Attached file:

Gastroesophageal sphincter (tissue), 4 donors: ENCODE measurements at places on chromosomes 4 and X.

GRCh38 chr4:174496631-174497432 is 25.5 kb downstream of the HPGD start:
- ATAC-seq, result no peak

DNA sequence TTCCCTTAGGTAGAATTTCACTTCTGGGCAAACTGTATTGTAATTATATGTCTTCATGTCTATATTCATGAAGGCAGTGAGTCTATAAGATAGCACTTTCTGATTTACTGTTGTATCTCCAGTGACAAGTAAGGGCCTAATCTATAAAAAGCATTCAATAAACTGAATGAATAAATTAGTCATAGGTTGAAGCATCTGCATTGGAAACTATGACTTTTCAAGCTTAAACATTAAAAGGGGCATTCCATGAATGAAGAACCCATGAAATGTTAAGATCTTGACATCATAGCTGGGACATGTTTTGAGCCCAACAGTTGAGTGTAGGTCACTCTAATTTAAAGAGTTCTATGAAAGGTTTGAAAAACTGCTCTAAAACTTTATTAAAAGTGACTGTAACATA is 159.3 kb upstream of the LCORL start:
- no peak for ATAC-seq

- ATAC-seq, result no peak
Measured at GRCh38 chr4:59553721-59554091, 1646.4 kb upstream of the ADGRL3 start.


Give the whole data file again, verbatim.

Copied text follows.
Gastroesophageal sphincter (tissue), 4 donors: ENCODE measurements at places on chromosomes 4 and X.

GRCh38 chr4:174496631-174497432 is 25.5 kb downstream of the HPGD start:
- ATAC-seq, result no peak

DNA sequence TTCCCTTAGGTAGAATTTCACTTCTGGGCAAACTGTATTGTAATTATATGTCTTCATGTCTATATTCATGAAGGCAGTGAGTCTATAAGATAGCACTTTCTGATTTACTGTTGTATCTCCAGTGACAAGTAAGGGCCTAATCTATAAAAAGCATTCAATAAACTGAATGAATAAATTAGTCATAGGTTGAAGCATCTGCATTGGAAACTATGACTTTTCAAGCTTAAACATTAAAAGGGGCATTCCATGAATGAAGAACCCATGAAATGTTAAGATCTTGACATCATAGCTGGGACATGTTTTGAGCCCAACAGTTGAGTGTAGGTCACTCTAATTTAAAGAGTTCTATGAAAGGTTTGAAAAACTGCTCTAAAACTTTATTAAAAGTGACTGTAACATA is 159.3 kb upstream of the LCORL start:
- no peak for ATAC-seq

- ATAC-seq, result no peak
Measured at GRCh38 chr4:59553721-59554091, 1646.4 kb upstream of the ADGRL3 start.